Don’t expect much from Wexler, as he fails to say much. Alas, we get no discussion of the film’s colors, so the commentary fails to address that potential controversy.

Sayles dominates the chat and offers a fairly good view of the film. He touches on the appropriate subjects and makes this a reasonably informative chat.

Under The Making of Matewan, we find two featurettes: “Union Dues” (26:17) and “Sacred Words” (31:28). Across these, we hear from Sayles, producer Maggie Renzi, production designer Nora Chavooshian, and actors James Earl Jones, Chris Cooper, Mary McDonnell, David Straithairn and Will Oldham.

The programs cover the project’s roots and development, research/history, story and characters, the crew, production design and cinematography, locations and reflections on West Virginia, cast and performances, Sayles’ work as director, and various memories of the shoot.

Across nearly an hour, we get good reflections related to the film. I can’t call “Making” a great overview, but it works well and gives useful observations.

Footnote: only Chavooshian discusses the film’s colors here, which she refers to as primarily “grays, dark blues and browns”. She doesn’t mention the greens that we see on this Blu-ray.

With The Music of Matewan, we get an 18-minute, 46-second interview with composer Mason Daring. He examines how he came to Matewan as well as his work on the film. Daring brings us a nice sense of the subject matter.

Production Design spans 14 minutes, 43 seconds and brings a chat with Chavooshian. She discusses her work on the film and challenges related to its limited budget. Abetted by glimpses of photos and art from the production, this becomes a good chat.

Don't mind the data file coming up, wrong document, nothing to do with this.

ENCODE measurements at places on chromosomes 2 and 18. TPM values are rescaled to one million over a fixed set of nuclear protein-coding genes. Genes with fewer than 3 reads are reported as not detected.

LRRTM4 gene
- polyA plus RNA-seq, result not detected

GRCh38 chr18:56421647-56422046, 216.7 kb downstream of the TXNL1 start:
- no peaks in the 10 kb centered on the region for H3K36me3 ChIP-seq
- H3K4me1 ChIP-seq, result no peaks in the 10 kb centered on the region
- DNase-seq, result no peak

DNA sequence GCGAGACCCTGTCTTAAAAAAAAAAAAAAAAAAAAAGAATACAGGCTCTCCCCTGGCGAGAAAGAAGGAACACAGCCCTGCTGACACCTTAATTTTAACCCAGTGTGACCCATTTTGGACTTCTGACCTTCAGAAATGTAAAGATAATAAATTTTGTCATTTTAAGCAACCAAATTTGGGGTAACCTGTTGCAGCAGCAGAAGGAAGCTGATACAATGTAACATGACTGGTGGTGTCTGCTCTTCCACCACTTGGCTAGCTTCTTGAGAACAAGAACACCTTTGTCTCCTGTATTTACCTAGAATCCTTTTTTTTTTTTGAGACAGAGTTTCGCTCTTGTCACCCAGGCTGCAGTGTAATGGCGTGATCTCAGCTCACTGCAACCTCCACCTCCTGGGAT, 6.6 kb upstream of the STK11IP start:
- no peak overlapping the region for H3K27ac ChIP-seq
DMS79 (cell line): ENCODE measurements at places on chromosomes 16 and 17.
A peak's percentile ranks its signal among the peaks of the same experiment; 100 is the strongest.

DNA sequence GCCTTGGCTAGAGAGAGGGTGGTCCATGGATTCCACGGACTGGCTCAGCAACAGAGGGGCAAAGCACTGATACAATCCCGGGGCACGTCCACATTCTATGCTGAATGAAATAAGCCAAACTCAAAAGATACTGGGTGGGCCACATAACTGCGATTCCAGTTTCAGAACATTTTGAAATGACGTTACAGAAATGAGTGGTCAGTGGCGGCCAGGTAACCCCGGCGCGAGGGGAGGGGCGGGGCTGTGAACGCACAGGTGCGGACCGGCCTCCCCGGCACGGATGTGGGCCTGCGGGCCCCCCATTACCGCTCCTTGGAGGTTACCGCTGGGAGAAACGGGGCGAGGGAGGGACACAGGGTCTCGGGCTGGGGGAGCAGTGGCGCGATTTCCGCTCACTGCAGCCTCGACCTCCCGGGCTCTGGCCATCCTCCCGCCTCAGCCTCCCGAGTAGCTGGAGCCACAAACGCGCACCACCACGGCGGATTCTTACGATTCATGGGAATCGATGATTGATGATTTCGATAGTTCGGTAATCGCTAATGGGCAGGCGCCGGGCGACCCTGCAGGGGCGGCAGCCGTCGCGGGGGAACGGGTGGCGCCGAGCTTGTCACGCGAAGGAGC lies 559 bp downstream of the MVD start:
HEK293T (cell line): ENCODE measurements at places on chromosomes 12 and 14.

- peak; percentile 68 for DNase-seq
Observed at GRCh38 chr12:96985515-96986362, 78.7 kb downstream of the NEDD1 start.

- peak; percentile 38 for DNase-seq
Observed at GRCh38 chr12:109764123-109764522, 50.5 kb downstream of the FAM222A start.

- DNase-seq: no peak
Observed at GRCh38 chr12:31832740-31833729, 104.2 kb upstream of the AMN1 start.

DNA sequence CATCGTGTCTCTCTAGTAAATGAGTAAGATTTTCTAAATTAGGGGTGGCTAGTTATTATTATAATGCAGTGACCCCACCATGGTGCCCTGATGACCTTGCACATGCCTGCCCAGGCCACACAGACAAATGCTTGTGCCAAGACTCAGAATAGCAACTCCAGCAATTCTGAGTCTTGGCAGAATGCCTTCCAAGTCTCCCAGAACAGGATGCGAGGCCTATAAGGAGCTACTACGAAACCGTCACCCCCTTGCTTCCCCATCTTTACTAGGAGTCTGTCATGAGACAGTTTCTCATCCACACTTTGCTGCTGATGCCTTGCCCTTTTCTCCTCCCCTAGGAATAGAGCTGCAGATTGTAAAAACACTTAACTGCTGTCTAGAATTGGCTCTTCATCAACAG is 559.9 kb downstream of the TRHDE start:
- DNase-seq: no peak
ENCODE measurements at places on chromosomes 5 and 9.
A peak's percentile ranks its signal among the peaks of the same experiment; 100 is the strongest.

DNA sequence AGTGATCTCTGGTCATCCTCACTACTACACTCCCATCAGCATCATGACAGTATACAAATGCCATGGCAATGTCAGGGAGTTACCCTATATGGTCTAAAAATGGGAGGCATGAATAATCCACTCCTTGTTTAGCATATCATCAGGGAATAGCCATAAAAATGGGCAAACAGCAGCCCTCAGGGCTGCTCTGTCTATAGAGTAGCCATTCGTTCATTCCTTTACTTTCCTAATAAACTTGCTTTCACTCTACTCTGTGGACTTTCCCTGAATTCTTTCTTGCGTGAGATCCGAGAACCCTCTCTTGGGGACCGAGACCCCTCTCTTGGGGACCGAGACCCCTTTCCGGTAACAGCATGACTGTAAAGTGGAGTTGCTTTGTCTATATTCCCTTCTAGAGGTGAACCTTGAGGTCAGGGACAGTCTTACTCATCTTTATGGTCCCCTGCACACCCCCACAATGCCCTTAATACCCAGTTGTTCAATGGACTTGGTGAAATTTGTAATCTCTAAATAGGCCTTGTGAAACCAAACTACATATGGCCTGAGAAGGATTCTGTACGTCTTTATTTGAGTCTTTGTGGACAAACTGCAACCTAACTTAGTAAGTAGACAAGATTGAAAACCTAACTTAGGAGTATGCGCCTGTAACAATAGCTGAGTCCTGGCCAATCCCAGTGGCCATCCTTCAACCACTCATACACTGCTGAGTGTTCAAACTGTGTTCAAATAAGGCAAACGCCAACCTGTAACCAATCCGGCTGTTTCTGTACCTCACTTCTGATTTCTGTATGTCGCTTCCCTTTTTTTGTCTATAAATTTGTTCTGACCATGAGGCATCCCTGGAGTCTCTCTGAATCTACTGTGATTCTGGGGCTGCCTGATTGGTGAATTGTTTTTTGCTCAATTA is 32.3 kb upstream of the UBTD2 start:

In addition to the film’s trailer, the disc finishes with Them That Work, a 27-minute, 57-second program. In this, we get remarks from Sayles, Cooper, Renzi, Straithairn, Wexler, Oldham, producer Peggy Rajski, Storming Heaven author Denise Giardina, film extras Daniel Boyd, AJ Milam, Gene and Colin Worthington, and Bill Richardson, University of Iowa professor David Ryfe, theatrical storyteller Karen Vuranch, When Miners March book editor Wess Harris, Matewan Mayor Sheila Kessler, National Park Service’s Leah Perkowski, West Virginia resident Tom Dragan, 2n unit cinematographer Newton Thomas Sigel, filmmakers Morgan Spurlock, Van Flesher and Dave Brock, former WV residents Ellen and John Bullock, former WV Film Office director Pamela Haynes, and actor Scott Martin.

“Work” covers some of the history related to the film as well as its path to the screen, shooting in West Virginia and the production’s impact on the community. Some of “Work” repeats from other extras, but its focus on the WV locations and locals gives it added insight.

As usual, a booklet completes the package. This foldout affair mixes credits, art and an essay from critic AS Hamrah. It concludes matters well.

A grim character tale, Matewan offers a good snapshot of its era and circumstances. Packed with solid performances and an involving narrative, the movie works well. The Blu-ray offers positive audio and a nice array of supplements along with visuals that look good but may cause controversy. Despite the latter topic, this becomes a nice release.

Viewer Film Ratings: 3.5 Stars Number of Votes: 4